Death is the ending of life. When one's life ends or is over, then they are considered dead. According to Fred Fieldman, for one to be able to completely comprehend death, then one has to be able to fully understand life (1992). Death has been known of its iniquity and obscurity. This has always given each person his or her own unique and different views about death. The attribute of mystery was given to death due to the inability of human beings to completely analyze it as they have not experienced it. The attribute of death being evil was picked up due to people not being able to justify a person's death. Some people would have been better off alive than dead according to some people's interpretation.
The idea of death is however ruled out by Fieldman, as he considers dead people not to have any feeling whatsoever lest an opinion (1992).His perception of a dead person thus means that he has become non-existent.
[...] Even testimonies of near death experiences are usually too vague and different in many cases such that it is hard to actually derive a conclusion from them. Buddhists also have their own descriptions of death; they define death as a beautiful sleep, some actually testifying to have died. But then again having different versions of what death actually is, it has become hard for people to completely make a heed of this mystery that is death. Death is also presumed by many to be evil. [...]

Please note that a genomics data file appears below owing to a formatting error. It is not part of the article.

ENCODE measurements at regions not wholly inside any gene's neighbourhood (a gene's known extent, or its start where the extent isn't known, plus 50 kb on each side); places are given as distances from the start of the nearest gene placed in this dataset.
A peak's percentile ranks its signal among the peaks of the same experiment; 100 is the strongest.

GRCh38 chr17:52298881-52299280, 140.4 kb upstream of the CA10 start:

[...] (1993). How we die: reflections on Life's Final Chapter. New York: Alfred A. Knopf. pp278 William, D. (1992). Death and Dying, Opposing Viewpoints. San Diego: Greenhaven Press. [...]
[...] Death has thus been seen to have a big impact on the way people choose to live their lives. Having the full knowledge that people will eventually die, over the years people have changed their perceptions on death. Some have chosen to be resigned and accept their fate, while others chose to completely hang on to life. References Aries, P. (1974). Western Attitudes towards Death: From Middle Ages to Present. Baltimore: John Hopkins University Press. Aries, P. (1981). The Hour of Our Death. [...]
[...] This till leaves a puzzle on what life actually entails. Knowing the brevity associated with life, and the way, in which death can permanently take that life away from them, people will tend to live safer lives. In addition, people will be more courteous and fear death more; once again, death becomes a factor by which we weigh how to live our lives. Multicultural diversity creates a diverse reaction and belief to death. There cross-cultural perspectives on death, this makes the issues arising from death diverse (Sherwin, 1993). [...]
[...] The thought of heaven as a better place to go, assures us that death is not entirely a bad thing. There is also assurance that we will get to be rebounded with our loved ones that is we live upright lives. Just like the opposite of living righteous lives, one will end up going to hell, where there will only be eternal torture. Death is also said to be permanent. Scientists have tried to come up with ways in which someone's heart is stopped and then resuscitated. [...]
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